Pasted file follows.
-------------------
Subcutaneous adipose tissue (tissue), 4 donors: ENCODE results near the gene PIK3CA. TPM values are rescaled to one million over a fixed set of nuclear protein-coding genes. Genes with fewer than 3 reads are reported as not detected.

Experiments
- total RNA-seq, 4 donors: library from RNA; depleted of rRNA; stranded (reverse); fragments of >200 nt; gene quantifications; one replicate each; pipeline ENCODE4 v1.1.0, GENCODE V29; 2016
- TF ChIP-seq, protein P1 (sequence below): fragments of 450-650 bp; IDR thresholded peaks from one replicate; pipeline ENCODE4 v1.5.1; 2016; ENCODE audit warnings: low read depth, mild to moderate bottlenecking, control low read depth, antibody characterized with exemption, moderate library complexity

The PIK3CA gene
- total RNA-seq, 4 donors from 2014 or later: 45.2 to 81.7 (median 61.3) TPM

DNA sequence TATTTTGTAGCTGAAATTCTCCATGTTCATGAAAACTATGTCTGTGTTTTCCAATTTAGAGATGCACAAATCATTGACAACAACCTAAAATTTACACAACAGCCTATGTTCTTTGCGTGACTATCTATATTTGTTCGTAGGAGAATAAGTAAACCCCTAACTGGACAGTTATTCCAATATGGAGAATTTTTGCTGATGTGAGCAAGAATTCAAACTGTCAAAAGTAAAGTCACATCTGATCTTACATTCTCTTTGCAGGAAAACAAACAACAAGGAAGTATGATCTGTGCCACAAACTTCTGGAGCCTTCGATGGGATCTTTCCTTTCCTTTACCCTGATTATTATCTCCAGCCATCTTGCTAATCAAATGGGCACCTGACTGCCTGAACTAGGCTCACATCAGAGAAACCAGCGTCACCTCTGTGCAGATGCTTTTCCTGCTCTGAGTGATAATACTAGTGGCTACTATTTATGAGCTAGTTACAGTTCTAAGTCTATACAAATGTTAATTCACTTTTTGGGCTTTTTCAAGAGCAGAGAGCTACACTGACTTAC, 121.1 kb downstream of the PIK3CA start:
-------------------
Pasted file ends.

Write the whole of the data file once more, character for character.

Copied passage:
Subcutaneous adipose tissue (tissue), 4 donors: ENCODE results near the gene PIK3CA. TPM values are rescaled to one million over a fixed set of nuclear protein-coding genes. Genes with fewer than 3 reads are reported as not detected.

Experiments
- total RNA-seq, 4 donors: library from RNA; depleted of rRNA; stranded (reverse); fragments of >200 nt; gene quantifications; one replicate each; pipeline ENCODE4 v1.1.0, GENCODE V29; 2016
- TF ChIP-seq, protein P1 (sequence below): fragments of 450-650 bp; IDR thresholded peaks from one replicate; pipeline ENCODE4 v1.5.1; 2016; ENCODE audit warnings: low read depth, mild to moderate bottlenecking, control low read depth, antibody characterized with exemption, moderate library complexity

The PIK3CA gene
- total RNA-seq, 4 donors from 2014 or later: 45.2 to 81.7 (median 61.3) TPM

DNA sequence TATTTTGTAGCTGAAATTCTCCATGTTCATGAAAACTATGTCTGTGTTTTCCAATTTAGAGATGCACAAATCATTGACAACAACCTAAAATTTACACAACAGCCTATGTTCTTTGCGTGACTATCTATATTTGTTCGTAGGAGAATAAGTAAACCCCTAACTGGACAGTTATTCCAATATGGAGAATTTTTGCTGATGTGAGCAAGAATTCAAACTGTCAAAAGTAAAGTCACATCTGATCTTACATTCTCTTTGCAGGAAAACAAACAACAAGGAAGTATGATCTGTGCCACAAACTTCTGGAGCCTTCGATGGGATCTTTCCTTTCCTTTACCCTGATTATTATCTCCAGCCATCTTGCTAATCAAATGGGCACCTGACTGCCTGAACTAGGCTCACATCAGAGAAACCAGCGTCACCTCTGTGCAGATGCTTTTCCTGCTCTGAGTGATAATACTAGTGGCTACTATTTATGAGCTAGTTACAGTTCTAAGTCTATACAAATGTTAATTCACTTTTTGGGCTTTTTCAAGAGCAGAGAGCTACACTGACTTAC, 121.1 kb downstream of the PIK3CA start: